In 2002, barely three years after the independence of Timor-Leste, Martin Wesley-Smith visited the country accompanied by clarinettist Ros Dunlop, herself an ardent activist committed to the cause. After gaining independence, there was a sense of victory and reconciliation in the new nation, epitomized by President Xanana Gusmão’s slogan “To resist is to win!”

Wesley-Smith has composed a new work celebrating this moment, with an almost ecstatic clarinet part for Dunlop. Teke Toke Tomaktranslating to something like “Let’s all get together” was to become Wesley-Smith’s last piece openly linked to the Timor struggle which had largely consumed his creativity since 1975. It was good to see it performed here by another clarinetist , the splendid Jason Noble, picking up on threads heard in Steve Reich’s music earlier this week.

The third piece from this triumvirate of Timor was the well-known work for cello and CD-ROM, Welcome to Hotel Turismo (2000). It was played by a young cellist from El Salvador, Ruben Palma, who currently teaches at Sydney Conservatorium High School (It should be remembered that the composer himself was once a fairly accomplished cellist and was well acquainted with the expressive voice of the instrument.) Palma negotiates the turns of this music with persuasion, oscillating between cabaret music and contemporary techniques with consummate ease. For me, this will go down as one of the standout solo performances at CIMF 2022.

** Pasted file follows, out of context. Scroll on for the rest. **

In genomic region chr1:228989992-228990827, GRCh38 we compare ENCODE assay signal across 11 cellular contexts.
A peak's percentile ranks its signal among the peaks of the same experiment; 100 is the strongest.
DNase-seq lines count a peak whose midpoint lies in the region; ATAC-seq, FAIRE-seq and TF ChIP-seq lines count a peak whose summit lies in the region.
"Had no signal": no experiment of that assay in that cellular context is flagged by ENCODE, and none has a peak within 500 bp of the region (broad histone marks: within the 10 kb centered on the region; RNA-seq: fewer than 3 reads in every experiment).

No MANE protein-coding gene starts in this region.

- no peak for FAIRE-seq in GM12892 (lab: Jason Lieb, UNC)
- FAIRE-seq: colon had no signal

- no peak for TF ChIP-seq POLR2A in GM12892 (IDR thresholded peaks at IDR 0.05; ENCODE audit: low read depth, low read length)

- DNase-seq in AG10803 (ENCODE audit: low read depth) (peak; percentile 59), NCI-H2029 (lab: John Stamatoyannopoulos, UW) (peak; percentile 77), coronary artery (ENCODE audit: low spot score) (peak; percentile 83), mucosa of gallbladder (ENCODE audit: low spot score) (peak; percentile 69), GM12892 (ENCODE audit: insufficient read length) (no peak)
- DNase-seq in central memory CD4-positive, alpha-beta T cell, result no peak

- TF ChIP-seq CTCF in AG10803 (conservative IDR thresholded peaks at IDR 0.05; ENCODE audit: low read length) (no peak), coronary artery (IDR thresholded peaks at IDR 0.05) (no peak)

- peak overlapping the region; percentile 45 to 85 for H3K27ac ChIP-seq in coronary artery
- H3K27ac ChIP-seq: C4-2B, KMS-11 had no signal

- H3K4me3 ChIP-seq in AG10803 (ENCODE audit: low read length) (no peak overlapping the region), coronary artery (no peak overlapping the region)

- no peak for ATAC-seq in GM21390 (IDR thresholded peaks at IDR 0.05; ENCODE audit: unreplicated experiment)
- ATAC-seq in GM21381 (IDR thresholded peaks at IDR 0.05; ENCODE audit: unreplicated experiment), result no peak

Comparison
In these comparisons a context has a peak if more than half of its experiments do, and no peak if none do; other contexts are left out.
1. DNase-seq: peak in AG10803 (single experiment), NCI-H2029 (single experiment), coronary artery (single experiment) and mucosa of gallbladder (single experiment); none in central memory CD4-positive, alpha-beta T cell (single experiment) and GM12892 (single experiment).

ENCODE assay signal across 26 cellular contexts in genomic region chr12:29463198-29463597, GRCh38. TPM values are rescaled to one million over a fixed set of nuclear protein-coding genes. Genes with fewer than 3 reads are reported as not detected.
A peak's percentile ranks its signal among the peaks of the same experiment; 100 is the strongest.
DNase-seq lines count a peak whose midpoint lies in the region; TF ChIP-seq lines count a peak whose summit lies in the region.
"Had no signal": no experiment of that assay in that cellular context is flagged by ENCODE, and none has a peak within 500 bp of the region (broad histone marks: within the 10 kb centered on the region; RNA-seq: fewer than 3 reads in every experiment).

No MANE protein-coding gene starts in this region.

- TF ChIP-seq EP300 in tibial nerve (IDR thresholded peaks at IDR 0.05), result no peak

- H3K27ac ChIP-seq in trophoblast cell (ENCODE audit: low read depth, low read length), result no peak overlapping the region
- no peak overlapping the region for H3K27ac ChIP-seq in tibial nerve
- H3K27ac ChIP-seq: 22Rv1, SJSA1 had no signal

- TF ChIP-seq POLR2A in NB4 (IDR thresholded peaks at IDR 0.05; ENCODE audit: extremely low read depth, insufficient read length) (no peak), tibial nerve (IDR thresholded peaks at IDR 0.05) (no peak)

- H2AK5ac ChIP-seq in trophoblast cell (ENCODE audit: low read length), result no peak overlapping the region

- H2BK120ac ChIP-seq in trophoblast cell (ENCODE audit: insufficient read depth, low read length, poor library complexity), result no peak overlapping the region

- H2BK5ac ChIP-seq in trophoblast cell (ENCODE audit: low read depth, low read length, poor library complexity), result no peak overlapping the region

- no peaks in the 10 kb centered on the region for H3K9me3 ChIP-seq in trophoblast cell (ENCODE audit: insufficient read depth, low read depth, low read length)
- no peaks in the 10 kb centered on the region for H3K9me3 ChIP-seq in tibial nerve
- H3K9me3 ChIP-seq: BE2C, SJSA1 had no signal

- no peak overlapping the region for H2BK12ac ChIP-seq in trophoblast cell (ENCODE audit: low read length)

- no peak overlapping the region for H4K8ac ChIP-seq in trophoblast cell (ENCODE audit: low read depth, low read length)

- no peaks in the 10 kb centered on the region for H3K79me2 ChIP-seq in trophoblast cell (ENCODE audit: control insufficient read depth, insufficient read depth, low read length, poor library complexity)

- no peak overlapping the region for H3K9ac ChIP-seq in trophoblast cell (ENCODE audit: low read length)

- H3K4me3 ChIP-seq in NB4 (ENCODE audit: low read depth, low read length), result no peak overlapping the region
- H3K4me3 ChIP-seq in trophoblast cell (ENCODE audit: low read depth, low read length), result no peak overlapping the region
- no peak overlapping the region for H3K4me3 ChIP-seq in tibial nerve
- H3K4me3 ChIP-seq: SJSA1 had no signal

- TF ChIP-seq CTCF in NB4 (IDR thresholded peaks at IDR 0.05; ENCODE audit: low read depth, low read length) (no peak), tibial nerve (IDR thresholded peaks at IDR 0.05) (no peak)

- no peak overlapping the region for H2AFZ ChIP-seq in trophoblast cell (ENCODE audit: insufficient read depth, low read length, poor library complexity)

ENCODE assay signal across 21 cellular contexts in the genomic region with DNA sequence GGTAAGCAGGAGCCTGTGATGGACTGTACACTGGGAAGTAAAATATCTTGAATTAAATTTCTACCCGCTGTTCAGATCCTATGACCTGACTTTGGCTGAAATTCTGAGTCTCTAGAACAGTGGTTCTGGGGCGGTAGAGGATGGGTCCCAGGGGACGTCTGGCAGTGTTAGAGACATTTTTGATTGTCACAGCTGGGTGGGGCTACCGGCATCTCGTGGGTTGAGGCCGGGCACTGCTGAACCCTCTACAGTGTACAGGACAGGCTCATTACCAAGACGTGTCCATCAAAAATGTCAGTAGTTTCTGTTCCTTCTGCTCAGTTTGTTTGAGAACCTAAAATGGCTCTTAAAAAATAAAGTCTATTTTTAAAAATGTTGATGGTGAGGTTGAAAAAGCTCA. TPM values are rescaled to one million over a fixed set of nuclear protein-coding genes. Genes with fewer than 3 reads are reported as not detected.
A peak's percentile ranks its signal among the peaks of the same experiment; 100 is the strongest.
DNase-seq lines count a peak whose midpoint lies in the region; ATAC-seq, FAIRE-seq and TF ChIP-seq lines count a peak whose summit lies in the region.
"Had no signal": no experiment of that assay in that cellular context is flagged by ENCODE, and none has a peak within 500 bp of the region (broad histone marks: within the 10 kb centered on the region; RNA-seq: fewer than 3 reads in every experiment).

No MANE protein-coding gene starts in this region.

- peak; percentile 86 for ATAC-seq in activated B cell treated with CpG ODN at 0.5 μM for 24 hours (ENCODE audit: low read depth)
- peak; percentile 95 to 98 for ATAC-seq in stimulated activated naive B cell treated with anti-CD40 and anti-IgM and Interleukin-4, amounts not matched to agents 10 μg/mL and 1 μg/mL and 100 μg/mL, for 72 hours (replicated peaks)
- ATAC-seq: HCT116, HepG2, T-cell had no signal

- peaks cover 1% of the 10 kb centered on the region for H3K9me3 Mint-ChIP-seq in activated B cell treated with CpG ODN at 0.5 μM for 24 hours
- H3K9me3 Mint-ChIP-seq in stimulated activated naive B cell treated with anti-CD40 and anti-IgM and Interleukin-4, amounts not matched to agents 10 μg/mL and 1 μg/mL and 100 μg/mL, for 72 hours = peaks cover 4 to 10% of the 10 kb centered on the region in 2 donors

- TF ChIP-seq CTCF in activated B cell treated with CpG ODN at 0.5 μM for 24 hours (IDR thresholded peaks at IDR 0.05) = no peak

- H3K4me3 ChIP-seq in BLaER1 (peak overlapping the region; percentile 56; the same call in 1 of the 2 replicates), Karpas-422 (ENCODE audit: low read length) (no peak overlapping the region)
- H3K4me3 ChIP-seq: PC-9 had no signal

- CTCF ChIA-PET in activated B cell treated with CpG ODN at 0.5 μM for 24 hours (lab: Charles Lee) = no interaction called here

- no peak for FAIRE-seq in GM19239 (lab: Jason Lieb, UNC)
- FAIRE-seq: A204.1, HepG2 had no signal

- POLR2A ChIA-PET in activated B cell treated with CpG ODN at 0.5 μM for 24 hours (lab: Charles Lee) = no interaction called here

Listening to these pieces again after a few years (they have become quite familiar to me), I am struck by the integrity and depth of their foundation. At the same time, things like quoting hymns and patriotic songs seem to come close to agitprop slogans. In the visual dimension, at least, some images seem dated and require more recent treatments.

At the same time, it should be remembered that Martin Wesley-Smith was a true pioneer of Australian computer music; without her music and advocacy for the Fairlight CMI, would we have seen the emergence of younger generations of computer-savvy composers like Kate Neal, whose play while you sleep impressed me so much only a few nights ago? As Roland Peelman wrote so eloquently in his friend’s CIMF program book on music and mission: “Two decades [after their first appearance] these works are stronger than ever, like music capturing the enormous capacity of the human brain for rational deduction, intricate articulation and broad empathy”.